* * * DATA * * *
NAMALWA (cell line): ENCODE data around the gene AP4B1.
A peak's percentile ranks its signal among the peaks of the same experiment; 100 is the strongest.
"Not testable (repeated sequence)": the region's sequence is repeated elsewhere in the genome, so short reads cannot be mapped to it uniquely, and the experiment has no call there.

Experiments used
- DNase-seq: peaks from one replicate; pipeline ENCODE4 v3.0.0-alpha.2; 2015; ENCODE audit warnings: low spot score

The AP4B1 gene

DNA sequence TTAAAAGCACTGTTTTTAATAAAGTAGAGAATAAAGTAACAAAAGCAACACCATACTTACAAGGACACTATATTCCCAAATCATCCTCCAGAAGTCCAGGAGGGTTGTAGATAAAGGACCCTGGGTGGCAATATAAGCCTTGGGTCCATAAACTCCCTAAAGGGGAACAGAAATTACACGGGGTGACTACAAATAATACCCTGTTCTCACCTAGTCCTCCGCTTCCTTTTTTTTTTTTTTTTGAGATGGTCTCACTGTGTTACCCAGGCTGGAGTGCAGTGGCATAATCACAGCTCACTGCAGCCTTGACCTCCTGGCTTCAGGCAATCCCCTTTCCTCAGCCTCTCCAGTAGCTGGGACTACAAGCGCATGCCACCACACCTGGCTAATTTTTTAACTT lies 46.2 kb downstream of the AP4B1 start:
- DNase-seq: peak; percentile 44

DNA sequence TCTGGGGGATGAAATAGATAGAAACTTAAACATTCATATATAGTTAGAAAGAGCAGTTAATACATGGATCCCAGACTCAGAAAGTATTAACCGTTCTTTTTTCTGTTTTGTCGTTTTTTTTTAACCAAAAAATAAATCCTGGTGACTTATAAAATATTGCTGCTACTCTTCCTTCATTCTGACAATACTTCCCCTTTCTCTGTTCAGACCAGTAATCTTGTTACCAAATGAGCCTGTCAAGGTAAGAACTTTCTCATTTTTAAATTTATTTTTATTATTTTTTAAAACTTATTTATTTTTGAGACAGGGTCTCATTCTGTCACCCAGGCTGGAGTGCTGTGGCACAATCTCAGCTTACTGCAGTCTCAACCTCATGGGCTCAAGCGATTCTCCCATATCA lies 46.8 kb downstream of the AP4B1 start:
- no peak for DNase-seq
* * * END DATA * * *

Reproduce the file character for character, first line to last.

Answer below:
NAMALWA (cell line): ENCODE data around the gene AP4B1.
A peak's percentile ranks its signal among the peaks of the same experiment; 100 is the strongest.
"Not testable (repeated sequence)": the region's sequence is repeated elsewhere in the genome, so short reads cannot be mapped to it uniquely, and the experiment has no call there.

Experiments used
- DNase-seq: peaks from one replicate; pipeline ENCODE4 v3.0.0-alpha.2; 2015; ENCODE audit warnings: low spot score

The AP4B1 gene

DNA sequence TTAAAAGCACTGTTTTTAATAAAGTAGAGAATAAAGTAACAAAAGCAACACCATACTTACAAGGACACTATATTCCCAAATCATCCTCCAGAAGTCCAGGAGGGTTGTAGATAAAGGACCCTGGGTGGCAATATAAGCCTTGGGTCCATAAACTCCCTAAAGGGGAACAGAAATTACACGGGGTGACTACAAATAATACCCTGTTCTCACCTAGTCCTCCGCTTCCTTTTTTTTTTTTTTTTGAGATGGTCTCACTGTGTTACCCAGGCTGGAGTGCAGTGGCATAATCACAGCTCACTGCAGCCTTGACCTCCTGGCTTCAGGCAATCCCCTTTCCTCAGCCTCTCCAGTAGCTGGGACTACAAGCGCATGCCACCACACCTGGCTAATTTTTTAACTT lies 46.2 kb downstream of the AP4B1 start:
- DNase-seq: peak; percentile 44

DNA sequence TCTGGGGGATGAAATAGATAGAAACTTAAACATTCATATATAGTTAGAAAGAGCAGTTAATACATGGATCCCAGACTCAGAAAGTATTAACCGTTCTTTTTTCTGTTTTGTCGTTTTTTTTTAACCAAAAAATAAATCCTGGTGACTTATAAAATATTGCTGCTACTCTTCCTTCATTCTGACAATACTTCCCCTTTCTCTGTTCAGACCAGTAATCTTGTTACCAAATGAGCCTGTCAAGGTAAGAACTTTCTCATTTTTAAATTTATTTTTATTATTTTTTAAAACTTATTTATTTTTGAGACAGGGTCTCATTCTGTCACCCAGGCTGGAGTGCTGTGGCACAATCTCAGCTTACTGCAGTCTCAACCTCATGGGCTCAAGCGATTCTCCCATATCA lies 46.8 kb downstream of the AP4B1 start:
- no peak for DNase-seq